What I find even more interesting is that waganga often offer more than just treatments for ailments. Medicine just scratches the surface. Many traditional healers offer love potions, hexes to ward off the evil eye, breast and buttock enhancing drugs, good luck charms, and all manner of other fantastic poultices and preparations. So, on that Wednesday afternoon, I was in a van with five other students as we drove into the compound of the waganga in the village of Bububu, just outside of Stone Town.

The mganga's hut. Photo courtesy of Maya Murillo.

The five of us looked at each other with uncertainty as we were asked to remove our shoes and step into a thatched hut. None of us five wanted each other to know that we were even slightly scared, so we feigned composure and tried our best to keep our apprehension at bay. We were each given red lengths of cloth to tie around our heads, which I suspect was more for dramatic effect than anything else, and told to sit in a circle on the floor around a presentation of leaves, nuts, herbs, fruit, a coconut, paper, ink, and tree bark. The mganga at the front of the room then introduced himself, and then each of the seven others did the same. One of the men to the side we learned was the speaker’s own teacher. The healing arts in Tanzania are passed down from generation to generation and are usually kept within a family. It also takes several years to learn and be properly trained.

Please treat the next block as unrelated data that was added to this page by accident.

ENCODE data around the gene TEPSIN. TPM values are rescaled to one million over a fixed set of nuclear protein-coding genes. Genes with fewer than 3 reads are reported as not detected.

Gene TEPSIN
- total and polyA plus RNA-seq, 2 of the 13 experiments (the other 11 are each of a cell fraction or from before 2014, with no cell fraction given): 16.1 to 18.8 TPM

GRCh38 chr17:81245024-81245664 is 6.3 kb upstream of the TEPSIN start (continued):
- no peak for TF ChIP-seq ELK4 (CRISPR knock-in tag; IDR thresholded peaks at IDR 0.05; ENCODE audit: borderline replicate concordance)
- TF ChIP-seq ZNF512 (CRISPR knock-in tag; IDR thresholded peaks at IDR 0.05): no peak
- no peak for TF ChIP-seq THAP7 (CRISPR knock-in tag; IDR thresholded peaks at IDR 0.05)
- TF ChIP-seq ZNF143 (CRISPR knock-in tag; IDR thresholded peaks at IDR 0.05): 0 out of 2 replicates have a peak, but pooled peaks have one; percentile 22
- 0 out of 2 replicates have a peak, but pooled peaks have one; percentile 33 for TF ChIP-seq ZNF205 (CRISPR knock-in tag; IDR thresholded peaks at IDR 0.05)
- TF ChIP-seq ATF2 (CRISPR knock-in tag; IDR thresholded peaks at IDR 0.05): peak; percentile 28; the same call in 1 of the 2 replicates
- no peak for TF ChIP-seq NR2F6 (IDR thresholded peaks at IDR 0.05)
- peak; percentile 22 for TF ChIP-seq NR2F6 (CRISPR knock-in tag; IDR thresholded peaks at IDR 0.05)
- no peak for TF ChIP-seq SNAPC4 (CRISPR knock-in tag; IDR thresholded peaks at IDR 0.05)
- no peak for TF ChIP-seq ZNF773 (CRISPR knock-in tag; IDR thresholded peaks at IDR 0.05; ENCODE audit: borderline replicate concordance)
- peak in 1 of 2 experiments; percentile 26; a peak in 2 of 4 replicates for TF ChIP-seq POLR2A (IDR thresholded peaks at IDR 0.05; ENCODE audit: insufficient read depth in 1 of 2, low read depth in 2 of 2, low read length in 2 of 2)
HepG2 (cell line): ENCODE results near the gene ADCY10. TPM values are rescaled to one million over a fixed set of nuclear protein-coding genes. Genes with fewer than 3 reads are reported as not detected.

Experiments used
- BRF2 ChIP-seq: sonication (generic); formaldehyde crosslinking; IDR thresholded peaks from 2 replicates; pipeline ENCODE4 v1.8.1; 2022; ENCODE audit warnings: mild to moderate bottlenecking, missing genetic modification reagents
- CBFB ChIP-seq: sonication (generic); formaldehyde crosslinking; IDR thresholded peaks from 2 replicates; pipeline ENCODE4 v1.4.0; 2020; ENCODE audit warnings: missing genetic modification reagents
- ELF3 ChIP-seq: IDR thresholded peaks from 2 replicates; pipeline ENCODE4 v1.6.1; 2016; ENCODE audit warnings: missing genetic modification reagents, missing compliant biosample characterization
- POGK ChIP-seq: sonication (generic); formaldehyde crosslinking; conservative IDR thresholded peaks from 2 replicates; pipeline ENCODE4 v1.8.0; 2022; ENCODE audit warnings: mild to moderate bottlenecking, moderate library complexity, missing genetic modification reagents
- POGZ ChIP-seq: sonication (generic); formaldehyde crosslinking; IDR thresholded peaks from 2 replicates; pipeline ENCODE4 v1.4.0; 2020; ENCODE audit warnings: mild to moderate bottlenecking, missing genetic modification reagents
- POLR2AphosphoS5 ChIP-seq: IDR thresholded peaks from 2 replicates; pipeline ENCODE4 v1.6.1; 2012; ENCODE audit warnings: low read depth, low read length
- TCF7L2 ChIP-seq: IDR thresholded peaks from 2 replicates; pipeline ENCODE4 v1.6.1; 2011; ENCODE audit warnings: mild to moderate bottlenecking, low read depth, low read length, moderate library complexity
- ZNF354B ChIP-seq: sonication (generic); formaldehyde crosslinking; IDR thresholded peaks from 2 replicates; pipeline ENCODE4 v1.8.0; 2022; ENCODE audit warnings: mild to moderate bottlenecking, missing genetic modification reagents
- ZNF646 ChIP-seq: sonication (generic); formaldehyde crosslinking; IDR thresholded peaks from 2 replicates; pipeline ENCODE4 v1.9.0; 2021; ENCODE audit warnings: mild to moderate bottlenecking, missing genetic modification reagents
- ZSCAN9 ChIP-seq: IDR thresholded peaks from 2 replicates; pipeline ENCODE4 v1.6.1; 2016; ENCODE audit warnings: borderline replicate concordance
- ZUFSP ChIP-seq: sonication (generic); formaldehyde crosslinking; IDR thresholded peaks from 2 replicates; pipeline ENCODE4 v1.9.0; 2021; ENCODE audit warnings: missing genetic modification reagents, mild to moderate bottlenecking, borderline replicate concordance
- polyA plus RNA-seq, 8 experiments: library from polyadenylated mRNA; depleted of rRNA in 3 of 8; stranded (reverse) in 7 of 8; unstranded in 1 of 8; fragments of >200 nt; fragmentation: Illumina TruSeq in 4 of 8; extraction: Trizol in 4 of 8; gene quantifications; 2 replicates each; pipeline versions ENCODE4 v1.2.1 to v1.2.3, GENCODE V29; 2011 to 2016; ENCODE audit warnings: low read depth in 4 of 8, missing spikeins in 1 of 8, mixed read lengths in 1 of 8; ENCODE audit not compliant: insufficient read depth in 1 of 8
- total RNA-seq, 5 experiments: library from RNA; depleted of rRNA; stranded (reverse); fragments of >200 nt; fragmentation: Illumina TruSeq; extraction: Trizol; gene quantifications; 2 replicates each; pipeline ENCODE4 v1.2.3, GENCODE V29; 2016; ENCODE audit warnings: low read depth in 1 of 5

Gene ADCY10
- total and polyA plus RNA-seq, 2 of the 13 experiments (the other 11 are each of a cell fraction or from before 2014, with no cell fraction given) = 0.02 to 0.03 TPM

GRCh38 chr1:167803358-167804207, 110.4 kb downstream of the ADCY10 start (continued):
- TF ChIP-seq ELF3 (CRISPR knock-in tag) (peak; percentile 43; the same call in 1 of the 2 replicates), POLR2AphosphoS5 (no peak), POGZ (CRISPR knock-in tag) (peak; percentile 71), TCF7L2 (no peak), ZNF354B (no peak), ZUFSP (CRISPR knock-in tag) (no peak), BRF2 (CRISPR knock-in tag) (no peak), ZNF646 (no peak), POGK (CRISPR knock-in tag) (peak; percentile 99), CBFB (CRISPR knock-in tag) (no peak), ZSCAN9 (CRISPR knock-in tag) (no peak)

The mganga's presentation which we all gathered around. Photo courtesy of Maya Murillo.

During our discussion, the speaker went through each item in the center, describing its origin, its purpose, and its preparation. Most were herbal remedies for mild aches and pains or infections. The mganga did show us the preparation of a good luck charm, which involved using red food coloring (imported from India, I noticed) to print Koranic verses on a piece of paper, and then soaking the paper in water and rubbing it onto one’s skin. One of the claims that the traditional healers in Tanzania often make is that they can cure HIV/AIDS– so undoubtedly I asked them if they could. The response I received was that yes, in fact they could, and have done so in the past, but that people do not believe it. They also told us that they have cured cancer, diabetes, and ailments of the heart.